Sunday, November 29, 2015

Book Review: DEPRAVED HEART by Patricia Cornwell

HARPERCOLLINS – @HarperCollins

AUTHOR: Patricia Cornwell – @1pcornw
ISBN: 978-0-06-232540-2; hardcover (October 27, 2015)
480pp, B&W, $28.99 U.S.

Depraved Heart is a 2015 crime novel from best-selling author Patricia Cornwell.  It is the 23rd novel in Cornwell's “Kay Scarpetta” series, which began with the 1990 novel, Postmortem.  Depraved Heart finds Scarpetta besieged by a spooky blast from the past when mysterious, decades-old videos appear on her phone while she is right in the middle of a suspicious death scene.

As Depraved Heart begins, medical examiner Dr. Kay Scarpetta is in the home of Chanel Gilbert, the grown daughter of Hollywood heavy-hitter producer, Amanda Gilbert.  Chanel is dead, in what seems to be an accidental fall.  Apparently, she fell while trying to change a light bulb in her historic house, located near the Harvard campus in Cambridge, Massachusetts.

Then, it happens.  An emergency alert sounds on Scarpetta's phone.  It heralds the arrival of a video link that lands in her text messages and seems to originate from her niece, Lucy Farinelli, a computer genius.  What instantly troubles Scarpetta is that this video link opens to a surveillance film of Lucy in her room at the FBI Academy, Washington Dormitory, Room 411, but that was almost 20 years ago!

The video not only troubles Scarpetta, but also supports her suspicions that the murder scene at the Gilbert house is suspicious.  There are more videos to come, each one making her frightened for Lucy, the niece she loves and raised as if she were her own daughter.  Are these videos connected to Chanel Gilbert's murder?  Does Lucy have a connection to Chanel?  What Scarpetta is sure of is that an old enemy is back in full force, and the machinations of this brilliant monster will make Scarpetta suspicious of everyone and everything around her.

After reading Flesh and Blood last year, I eagerly awaited the next Kay Scarpetta novel.  If Patricia Cornwell had decided to take a break from Scarpetta and produce some other book for publication this year, I would have had to turn to crack for comfort.  So I was happy when HarperCollins public relations offered reviewers a galley edition of Depraved Heart.

Where as Flesh and Blood's story traveled across the Eastern seaboard and into the Bermuda Triangle, Depraved Heart is set mainly in Chanel Gilbert's house.  And it is an old house, jealously guarding secrets and fostering lies.  No matter where Scarpetta wants to go, this haunted house calls her back.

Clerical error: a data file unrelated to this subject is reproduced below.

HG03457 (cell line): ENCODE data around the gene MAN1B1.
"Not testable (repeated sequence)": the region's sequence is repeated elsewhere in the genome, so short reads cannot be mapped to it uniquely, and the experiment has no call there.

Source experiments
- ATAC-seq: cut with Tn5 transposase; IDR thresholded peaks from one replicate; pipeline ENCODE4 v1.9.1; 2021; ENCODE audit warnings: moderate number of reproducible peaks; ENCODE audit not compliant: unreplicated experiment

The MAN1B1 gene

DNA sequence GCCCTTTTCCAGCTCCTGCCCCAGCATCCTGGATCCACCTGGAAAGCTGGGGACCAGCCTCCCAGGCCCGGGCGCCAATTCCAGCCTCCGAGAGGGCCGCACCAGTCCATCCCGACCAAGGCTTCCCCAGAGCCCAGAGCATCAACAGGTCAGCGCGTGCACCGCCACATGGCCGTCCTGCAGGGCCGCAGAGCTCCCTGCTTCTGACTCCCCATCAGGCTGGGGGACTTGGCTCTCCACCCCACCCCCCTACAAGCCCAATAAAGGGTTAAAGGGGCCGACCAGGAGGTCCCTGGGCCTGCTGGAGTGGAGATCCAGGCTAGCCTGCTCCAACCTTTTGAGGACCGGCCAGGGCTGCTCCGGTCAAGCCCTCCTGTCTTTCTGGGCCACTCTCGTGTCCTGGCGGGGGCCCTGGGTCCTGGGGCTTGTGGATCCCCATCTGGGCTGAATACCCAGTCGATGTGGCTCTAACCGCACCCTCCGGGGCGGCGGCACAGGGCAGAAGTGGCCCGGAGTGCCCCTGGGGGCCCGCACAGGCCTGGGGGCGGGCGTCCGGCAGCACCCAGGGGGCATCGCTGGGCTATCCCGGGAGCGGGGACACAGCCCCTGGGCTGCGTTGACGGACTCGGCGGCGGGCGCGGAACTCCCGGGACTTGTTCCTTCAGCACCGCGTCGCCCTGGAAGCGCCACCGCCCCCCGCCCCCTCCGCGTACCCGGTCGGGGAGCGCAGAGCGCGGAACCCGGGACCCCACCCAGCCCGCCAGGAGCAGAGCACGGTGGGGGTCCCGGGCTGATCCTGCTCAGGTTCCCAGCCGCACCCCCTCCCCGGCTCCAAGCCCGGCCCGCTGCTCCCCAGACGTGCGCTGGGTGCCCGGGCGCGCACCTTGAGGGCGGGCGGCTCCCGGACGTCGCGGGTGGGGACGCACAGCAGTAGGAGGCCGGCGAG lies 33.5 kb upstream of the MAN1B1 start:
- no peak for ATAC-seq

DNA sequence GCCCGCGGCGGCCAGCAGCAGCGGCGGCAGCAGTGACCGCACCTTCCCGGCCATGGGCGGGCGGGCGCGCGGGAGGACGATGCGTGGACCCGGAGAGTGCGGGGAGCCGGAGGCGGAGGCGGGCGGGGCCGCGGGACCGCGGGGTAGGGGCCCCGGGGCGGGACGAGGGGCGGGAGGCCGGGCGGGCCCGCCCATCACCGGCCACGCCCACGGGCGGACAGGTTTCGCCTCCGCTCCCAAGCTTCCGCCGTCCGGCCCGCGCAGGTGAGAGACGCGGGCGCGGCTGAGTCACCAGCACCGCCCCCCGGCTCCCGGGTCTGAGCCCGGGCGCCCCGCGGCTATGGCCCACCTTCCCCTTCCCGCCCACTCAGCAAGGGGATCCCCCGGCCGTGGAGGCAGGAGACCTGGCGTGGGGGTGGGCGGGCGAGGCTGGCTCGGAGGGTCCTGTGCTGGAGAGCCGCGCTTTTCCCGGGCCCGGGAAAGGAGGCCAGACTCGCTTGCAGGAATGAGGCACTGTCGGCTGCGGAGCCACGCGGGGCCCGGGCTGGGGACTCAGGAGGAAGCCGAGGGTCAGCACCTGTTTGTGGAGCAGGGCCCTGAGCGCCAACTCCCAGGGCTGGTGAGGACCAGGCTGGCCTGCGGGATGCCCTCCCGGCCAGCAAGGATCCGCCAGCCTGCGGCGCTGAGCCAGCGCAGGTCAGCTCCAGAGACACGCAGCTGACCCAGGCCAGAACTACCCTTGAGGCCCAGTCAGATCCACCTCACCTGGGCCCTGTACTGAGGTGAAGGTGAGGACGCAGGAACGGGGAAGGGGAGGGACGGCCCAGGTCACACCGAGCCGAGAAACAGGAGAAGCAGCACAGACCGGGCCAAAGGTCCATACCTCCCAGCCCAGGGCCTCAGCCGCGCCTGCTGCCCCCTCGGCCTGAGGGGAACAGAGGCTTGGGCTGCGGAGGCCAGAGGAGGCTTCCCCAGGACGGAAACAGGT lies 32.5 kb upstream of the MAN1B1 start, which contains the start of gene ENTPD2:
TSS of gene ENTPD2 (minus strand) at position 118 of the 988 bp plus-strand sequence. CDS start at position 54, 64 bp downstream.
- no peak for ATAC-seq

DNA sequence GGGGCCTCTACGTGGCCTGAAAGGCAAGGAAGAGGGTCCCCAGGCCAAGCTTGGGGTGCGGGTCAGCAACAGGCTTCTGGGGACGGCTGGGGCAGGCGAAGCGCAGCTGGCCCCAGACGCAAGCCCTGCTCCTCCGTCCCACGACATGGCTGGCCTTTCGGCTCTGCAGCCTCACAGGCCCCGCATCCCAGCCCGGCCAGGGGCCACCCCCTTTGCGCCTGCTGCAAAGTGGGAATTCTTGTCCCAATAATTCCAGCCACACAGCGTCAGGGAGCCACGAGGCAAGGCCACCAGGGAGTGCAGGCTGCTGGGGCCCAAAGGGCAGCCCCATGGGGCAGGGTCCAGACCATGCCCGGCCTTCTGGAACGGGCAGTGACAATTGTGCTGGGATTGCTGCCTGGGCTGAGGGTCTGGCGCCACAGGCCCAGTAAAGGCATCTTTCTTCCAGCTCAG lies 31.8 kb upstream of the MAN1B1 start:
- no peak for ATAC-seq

On Cornwell's part, this is an impressive feat of writing, even for someone who has been writing novels for the better part of three decades.  It is not such much that the plot and storytelling of Depraved Heart are restrained; rather, it is that Cornwell must restrain her lead character, Scarpetta.  A woman of intelligence and discipline, Scarpetta finds her life, her loved ones, her friends, her colleagues, and her work endangered in such a way that she wants to drop the facade of reason and let the animal loose.

Not that it matters either way.  Scarpetta cannot trust her memories and her emotions are suspect.  Also, for her all skills and intellect, Scarpetta does not figure things out so much as she merely stumbles about – making discoveries as if she were a janitor finding a penny in the corner.  That is what is so troubling and simultaneously thrilling, you don't when or if the death blow is coming, and neither does our forensic god, Scarpetta.

If you wonder why book series seem to become a little less interesting with each book, it is because a series will naturally play up the “same old things.”  Usually, for things to change, the original author has to die, and the estate has to be smart enough to find a new writer or new writers that can pump life back into a series.  Patricia Cornwell proves that the Kay Scarpetta series won't need Kay Scarpetta's talents anytime soon, not when the latest book can keep even depraved hearts pounding to the very last “little bit.”


Reviewed by Leroy Douresseaux

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